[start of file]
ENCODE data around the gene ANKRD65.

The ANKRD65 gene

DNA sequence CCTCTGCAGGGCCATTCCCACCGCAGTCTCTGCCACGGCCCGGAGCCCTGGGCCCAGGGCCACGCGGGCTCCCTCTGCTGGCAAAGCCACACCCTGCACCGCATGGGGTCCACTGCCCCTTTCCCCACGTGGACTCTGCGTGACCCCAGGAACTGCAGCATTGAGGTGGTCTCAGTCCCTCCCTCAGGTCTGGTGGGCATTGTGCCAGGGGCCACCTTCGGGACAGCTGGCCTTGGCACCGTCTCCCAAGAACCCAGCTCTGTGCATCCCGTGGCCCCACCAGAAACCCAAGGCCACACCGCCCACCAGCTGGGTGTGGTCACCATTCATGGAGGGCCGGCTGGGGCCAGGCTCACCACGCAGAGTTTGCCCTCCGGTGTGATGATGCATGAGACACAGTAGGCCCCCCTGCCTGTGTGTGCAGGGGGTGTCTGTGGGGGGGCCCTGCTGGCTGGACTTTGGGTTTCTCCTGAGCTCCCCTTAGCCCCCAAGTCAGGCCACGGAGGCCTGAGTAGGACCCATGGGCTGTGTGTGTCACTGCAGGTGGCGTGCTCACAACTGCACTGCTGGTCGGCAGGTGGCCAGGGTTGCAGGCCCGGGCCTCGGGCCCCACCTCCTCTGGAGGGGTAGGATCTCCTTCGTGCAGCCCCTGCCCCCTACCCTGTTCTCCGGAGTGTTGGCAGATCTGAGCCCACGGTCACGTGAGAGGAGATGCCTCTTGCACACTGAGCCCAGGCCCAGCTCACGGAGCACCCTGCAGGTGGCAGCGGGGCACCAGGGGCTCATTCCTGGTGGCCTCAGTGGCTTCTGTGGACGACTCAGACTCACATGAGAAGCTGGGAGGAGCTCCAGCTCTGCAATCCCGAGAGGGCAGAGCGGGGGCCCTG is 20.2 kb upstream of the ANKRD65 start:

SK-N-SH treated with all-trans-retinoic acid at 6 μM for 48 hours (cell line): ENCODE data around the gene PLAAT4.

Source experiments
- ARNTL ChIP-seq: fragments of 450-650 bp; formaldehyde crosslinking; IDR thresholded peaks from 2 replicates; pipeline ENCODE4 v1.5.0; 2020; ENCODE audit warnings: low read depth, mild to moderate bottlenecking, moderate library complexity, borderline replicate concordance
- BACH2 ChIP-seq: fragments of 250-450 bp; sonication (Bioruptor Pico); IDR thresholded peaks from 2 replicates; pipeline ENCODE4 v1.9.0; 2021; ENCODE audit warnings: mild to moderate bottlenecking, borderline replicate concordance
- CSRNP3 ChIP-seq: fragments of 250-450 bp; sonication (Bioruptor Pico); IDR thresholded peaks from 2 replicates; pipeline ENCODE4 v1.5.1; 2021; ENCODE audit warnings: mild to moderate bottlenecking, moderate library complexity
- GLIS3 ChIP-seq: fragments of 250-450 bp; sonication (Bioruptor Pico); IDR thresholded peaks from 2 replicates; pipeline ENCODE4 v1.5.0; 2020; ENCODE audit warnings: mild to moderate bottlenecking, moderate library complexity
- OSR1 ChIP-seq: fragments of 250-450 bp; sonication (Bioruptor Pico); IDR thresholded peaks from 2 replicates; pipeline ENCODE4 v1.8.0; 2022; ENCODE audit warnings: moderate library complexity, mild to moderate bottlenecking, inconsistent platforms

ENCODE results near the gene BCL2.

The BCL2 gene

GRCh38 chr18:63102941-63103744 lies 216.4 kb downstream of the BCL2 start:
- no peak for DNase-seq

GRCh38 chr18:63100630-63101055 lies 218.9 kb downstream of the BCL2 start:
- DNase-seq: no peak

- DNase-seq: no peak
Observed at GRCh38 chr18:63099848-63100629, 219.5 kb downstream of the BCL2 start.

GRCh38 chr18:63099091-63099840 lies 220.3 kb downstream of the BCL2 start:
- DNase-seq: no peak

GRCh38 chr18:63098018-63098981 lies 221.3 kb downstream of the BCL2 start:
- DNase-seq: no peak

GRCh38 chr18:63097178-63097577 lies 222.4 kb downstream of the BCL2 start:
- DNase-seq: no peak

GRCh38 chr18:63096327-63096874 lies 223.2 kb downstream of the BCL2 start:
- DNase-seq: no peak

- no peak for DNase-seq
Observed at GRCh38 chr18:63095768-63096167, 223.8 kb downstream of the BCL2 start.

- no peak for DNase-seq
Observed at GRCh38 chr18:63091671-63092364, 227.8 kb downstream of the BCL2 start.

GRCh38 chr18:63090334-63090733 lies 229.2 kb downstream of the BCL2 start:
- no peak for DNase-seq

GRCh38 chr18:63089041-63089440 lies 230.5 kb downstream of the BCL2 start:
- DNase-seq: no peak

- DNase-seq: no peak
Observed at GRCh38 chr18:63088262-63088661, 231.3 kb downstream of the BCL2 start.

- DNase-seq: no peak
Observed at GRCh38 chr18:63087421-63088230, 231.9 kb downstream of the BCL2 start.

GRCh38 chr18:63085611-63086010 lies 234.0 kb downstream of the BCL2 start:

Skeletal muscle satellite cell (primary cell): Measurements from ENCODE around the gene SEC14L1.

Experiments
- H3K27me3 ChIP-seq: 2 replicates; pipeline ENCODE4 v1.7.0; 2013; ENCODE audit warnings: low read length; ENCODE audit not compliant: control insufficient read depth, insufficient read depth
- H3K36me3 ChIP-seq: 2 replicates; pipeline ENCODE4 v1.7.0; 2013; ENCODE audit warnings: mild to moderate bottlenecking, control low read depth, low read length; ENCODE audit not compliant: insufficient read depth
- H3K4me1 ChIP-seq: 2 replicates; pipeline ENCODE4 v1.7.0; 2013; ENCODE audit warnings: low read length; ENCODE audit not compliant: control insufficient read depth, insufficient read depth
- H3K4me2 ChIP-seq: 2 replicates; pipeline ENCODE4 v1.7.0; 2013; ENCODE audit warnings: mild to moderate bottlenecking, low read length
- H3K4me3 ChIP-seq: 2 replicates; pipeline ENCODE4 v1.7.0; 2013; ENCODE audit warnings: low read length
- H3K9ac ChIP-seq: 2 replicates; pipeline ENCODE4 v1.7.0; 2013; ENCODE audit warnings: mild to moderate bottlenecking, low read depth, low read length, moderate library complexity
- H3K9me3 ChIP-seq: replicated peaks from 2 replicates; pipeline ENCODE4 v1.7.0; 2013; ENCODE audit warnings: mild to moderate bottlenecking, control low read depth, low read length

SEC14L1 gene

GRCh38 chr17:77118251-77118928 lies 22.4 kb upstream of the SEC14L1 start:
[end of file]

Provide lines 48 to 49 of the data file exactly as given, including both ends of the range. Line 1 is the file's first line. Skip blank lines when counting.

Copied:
- H3K9me3 ChIP-seq: replicated peaks from 2 replicates; pipeline ENCODE4 v1.7.0; 2013; ENCODE audit warnings: mild to moderate bottlenecking, control low read depth, low read length

SEC14L1 gene